|Directed by:||Jacques Perrin, Jacques Cluzaud, Michel Debats|
|Released:||June 19, 2003|
Documentaries are born out of love for the subject material. Nothing it is scripted and it is up to the cameraman to find the drama. Hundreds of film reels are used and all you can do is hope that you find what you’re looking for.
Travelling Birds is the apt title for this project headed by Frenchman Jacques Perrin. Five film crews followed migrating birds across seven continents over a three year period. To raise his documentary to a new level, Perrin has used camera techniques. To create the incredibly close shots of the birds as they fly overhead, a camera has been attached to a remote controlled bird which flies within the pack. In other scenes, a cameraman sits in a glider which flies above. Even helicopters, delta planes, ultra light motorized aircraft and balloons are used to get the perfect shot of the winged creatures.
It’s beautiful to watch but I was disappointed by what I learnt from it all. There is little narration and the bulk of the film is just the birds flying with soft music (composed by Bruno Coulais) echoing in the background. There are some spectacular single camera shots and some very colourful species of birds to admire but I would have preferred more education. More discussion was needed on why the birds acted as they do. Further, a few silly special effect shots looking down on the globe were an unwanted distraction.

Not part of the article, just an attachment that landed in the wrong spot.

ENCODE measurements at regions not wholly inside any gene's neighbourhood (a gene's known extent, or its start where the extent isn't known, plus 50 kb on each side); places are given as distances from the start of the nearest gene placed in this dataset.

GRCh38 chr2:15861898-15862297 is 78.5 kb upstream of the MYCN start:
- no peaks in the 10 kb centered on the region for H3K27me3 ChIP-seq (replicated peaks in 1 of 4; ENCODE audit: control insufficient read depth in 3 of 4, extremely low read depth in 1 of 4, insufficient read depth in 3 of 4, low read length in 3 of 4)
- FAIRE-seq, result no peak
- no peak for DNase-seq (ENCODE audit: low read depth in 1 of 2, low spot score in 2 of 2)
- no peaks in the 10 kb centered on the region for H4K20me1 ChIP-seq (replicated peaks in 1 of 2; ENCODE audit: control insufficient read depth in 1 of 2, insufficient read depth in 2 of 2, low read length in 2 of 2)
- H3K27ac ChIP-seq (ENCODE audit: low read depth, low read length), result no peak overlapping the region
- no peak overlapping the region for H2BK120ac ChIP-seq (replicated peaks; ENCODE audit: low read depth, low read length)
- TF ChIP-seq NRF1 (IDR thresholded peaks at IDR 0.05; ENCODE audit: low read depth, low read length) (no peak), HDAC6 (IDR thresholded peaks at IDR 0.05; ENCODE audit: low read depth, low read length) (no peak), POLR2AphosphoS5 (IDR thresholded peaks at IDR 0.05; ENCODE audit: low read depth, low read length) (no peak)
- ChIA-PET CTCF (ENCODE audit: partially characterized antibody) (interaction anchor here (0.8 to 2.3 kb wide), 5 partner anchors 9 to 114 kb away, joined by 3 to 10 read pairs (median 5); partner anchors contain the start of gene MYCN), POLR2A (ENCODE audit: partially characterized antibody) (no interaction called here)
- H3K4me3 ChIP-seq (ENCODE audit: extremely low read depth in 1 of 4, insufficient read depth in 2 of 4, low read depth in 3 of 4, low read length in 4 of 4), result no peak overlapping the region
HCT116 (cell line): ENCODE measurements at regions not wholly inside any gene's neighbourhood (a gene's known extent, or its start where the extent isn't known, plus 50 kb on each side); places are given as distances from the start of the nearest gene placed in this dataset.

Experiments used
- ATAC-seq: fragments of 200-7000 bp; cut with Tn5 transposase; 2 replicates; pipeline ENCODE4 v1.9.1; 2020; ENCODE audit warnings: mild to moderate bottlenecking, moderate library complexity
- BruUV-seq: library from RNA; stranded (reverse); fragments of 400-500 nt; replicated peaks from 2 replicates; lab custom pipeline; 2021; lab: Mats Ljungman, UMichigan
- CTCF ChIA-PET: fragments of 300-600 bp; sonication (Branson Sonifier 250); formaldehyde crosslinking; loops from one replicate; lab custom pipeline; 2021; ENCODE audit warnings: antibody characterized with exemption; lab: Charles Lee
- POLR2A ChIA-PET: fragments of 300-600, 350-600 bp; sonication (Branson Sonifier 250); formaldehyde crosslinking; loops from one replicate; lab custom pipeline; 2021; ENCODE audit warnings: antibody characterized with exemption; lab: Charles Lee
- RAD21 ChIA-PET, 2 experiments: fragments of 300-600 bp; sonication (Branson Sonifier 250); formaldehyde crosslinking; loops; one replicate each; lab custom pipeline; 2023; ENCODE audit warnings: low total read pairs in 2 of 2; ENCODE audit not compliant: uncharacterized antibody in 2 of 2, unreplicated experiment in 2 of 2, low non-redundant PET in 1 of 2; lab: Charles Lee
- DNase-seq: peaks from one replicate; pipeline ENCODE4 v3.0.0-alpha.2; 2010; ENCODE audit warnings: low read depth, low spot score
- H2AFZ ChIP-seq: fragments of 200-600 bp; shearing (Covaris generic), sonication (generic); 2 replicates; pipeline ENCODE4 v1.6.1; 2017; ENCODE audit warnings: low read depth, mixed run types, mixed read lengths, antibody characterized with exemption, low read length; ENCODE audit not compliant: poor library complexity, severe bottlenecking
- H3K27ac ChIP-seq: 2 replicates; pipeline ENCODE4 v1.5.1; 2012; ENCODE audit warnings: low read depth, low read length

Whilst I criticise these elements of the film that didn’t personally please me, I point out that it was always Perrin’s intention to have the film rely on visual images rather than spoken words. One of his previous documentaries, Microcosmos, was very similar in the way it looked at the insect world. In his own words, “Man has dreamt of birds since the beginning of time. How to imagine being among the first to transform this dream into reality?” There is no question that he has provided this reality.
Funded by a number of production companies, including National Geographic (as you’d expect), Travelling Birds received a nomination for best documentary at this year’s Academy Awards. Despite losing the top prize to Michael Moore’s Bowling For Columbine, the film has generated world wide interest. Unlike most feature length documentaries, which debut on cable television, Travelling Birds has been released theatrically in over 20 countries around the world (including France, Russia, Italy, Spain, Japan, Canada and the United States). If nothing else, it’s void of clichés, and if you look at what else is currently screening, it’ll be the only film in that category.